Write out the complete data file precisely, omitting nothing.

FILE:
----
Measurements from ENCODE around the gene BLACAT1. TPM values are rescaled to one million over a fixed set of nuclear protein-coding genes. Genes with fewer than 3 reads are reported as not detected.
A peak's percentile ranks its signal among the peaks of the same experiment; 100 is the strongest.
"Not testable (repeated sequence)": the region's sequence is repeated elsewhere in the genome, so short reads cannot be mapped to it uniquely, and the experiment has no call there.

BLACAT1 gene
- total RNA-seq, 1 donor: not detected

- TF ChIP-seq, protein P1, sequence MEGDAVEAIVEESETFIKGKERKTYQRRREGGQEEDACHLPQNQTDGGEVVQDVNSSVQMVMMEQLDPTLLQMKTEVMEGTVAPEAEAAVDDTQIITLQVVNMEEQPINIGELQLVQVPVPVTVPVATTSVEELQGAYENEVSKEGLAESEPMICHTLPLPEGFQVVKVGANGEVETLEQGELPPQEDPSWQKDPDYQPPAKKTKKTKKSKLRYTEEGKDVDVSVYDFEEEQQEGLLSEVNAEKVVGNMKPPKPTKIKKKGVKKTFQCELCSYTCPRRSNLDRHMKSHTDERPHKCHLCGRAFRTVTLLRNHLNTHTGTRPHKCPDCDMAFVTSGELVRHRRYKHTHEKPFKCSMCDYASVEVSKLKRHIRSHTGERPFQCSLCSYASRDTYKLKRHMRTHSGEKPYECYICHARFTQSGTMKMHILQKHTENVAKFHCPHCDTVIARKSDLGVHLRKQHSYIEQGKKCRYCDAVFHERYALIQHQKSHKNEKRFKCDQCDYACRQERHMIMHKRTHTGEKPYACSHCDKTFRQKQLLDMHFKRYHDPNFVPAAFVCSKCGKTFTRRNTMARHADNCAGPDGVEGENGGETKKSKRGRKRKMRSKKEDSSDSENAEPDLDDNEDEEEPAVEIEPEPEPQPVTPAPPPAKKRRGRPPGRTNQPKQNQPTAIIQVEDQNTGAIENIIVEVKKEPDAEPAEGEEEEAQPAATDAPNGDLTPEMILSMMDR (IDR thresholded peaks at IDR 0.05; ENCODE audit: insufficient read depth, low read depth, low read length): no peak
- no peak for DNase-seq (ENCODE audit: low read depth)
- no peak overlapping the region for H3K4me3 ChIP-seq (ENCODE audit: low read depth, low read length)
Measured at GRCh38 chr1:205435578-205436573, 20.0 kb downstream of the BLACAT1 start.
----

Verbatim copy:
Measurements from ENCODE around the gene BLACAT1. TPM values are rescaled to one million over a fixed set of nuclear protein-coding genes. Genes with fewer than 3 reads are reported as not detected.
A peak's percentile ranks its signal among the peaks of the same experiment; 100 is the strongest.
"Not testable (repeated sequence)": the region's sequence is repeated elsewhere in the genome, so short reads cannot be mapped to it uniquely, and the experiment has no call there.

BLACAT1 gene
- total RNA-seq, 1 donor: not detected

- TF ChIP-seq, protein P1, sequence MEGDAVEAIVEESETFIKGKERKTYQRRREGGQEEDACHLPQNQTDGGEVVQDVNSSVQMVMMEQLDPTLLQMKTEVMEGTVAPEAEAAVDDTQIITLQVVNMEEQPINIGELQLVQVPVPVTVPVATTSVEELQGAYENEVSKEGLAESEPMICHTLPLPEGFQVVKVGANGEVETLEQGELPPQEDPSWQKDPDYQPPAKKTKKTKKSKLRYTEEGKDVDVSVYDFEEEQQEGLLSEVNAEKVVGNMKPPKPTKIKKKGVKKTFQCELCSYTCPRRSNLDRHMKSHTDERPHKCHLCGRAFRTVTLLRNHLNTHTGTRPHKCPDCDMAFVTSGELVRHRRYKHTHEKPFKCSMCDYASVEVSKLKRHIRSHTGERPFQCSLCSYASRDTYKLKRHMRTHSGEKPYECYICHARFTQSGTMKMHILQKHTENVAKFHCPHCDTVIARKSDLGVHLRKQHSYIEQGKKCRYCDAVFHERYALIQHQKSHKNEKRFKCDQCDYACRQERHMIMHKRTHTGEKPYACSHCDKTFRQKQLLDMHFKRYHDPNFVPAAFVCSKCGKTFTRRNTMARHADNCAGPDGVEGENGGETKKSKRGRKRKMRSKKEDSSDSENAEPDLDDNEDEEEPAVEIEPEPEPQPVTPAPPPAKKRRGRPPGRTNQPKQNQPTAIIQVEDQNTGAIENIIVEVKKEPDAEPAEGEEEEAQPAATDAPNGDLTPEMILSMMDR (IDR thresholded peaks at IDR 0.05; ENCODE audit: insufficient read depth, low read depth, low read length): no peak
- no peak for DNase-seq (ENCODE audit: low read depth)
- no peak overlapping the region for H3K4me3 ChIP-seq (ENCODE audit: low read depth, low read length)
Measured at GRCh38 chr1:205435578-205436573, 20.0 kb downstream of the BLACAT1 start.